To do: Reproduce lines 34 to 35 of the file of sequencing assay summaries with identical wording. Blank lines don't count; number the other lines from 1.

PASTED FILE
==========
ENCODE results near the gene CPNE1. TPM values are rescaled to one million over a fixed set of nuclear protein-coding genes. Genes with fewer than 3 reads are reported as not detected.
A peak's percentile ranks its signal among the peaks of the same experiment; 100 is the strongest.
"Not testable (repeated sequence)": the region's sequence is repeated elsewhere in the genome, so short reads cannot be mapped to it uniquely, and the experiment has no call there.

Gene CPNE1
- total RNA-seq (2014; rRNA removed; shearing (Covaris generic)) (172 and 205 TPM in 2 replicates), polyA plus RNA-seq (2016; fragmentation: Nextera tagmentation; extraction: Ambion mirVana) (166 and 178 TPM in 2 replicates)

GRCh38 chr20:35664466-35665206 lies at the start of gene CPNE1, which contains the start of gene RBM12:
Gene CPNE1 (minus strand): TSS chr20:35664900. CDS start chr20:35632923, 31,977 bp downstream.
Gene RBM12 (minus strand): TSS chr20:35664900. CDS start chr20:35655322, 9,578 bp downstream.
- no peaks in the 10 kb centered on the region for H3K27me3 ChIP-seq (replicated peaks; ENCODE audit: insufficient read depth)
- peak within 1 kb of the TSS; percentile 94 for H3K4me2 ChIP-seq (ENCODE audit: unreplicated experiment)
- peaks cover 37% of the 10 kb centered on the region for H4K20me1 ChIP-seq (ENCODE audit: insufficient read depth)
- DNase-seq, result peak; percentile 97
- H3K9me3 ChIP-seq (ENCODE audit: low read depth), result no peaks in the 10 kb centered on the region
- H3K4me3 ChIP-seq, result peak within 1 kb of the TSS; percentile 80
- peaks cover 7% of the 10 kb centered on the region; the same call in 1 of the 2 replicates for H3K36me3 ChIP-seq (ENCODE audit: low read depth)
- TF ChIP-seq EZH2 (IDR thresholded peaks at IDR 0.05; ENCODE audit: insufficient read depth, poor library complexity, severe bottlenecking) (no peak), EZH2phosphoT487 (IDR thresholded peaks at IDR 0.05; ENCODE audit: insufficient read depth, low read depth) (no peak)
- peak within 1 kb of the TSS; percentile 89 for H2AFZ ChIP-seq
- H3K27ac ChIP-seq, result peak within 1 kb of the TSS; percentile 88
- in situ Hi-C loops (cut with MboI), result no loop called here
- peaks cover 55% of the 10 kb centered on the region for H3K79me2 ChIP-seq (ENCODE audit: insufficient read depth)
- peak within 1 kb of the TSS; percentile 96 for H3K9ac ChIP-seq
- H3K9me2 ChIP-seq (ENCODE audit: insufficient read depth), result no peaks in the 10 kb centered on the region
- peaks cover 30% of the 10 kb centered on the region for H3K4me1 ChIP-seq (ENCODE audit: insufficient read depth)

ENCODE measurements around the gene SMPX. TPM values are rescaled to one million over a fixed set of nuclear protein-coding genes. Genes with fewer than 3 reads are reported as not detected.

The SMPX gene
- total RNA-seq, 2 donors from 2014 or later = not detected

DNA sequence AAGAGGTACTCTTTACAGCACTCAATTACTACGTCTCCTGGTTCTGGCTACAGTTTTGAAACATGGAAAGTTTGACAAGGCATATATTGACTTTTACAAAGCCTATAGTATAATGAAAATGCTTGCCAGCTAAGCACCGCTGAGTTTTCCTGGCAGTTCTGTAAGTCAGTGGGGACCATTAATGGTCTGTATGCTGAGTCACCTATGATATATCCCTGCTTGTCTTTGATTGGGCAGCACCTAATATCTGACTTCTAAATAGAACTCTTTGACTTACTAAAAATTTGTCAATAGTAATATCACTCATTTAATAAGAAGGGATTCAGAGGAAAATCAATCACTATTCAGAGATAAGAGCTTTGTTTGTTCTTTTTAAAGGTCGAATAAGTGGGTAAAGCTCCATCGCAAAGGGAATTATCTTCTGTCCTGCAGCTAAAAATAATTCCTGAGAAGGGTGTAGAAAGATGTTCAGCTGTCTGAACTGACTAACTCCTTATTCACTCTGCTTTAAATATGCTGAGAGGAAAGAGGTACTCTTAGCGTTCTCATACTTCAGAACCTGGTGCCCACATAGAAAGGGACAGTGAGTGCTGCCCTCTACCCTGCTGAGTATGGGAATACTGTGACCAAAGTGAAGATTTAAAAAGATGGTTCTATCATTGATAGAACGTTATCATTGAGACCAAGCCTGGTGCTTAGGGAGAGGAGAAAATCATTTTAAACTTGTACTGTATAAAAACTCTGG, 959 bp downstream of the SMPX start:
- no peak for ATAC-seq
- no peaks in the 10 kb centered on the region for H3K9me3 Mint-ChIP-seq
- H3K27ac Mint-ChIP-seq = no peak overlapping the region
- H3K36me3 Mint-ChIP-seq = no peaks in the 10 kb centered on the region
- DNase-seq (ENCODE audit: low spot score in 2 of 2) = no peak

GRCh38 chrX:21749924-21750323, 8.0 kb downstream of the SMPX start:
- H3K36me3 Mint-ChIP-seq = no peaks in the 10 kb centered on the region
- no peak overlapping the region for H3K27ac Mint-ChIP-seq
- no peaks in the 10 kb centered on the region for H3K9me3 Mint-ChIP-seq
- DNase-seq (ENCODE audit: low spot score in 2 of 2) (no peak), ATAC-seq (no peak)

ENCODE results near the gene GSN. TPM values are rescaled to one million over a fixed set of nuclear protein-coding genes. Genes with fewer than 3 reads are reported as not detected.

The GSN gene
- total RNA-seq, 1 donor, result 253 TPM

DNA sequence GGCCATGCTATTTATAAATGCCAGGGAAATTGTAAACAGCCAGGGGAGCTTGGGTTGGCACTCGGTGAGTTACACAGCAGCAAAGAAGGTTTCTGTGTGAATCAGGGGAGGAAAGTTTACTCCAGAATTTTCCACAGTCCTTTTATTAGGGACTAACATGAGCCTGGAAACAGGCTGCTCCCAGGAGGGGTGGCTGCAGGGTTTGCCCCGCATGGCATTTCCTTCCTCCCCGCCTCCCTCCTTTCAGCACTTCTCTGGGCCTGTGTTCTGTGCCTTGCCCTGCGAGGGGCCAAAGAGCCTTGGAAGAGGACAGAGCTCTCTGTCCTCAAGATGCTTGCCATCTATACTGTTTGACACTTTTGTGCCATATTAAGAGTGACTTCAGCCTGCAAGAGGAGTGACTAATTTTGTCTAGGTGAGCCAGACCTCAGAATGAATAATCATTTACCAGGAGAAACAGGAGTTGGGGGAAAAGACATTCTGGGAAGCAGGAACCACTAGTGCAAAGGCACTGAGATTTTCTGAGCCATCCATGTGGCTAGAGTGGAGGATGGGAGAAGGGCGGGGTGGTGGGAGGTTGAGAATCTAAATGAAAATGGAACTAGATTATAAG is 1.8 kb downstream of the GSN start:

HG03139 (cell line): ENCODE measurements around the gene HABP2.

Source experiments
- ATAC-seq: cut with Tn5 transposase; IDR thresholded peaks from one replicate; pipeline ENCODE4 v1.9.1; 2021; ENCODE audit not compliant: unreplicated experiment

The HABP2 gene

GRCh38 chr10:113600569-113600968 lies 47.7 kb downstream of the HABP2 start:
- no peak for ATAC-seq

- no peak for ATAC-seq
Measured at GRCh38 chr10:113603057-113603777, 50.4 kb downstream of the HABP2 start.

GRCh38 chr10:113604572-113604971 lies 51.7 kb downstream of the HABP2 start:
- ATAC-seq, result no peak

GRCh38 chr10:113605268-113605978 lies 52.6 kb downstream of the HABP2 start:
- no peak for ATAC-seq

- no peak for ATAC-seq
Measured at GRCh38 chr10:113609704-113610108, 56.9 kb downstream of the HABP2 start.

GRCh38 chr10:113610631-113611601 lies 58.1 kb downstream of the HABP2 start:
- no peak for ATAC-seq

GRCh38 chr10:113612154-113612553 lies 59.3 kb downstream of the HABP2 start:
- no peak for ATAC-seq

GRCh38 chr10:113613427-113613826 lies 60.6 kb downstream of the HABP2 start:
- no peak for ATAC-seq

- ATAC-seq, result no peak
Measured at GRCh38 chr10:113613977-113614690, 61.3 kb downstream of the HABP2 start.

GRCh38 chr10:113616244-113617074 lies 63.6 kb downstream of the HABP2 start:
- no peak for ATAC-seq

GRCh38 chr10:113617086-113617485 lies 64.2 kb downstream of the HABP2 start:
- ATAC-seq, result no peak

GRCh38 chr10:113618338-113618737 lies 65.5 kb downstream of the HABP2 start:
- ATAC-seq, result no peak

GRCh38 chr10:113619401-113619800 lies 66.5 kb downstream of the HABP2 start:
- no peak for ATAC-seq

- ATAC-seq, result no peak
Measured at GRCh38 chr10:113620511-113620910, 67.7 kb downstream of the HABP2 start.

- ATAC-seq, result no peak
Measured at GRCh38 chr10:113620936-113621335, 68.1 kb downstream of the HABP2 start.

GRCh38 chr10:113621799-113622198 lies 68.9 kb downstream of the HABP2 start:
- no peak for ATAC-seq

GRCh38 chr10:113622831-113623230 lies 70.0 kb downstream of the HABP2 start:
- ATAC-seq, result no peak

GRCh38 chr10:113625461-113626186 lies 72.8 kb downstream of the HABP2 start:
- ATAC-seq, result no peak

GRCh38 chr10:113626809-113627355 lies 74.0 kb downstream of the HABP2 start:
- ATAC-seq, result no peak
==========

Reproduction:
- H3K36me3 Mint-ChIP-seq = no peaks in the 10 kb centered on the region
- no peak overlapping the region for H3K27ac Mint-ChIP-seq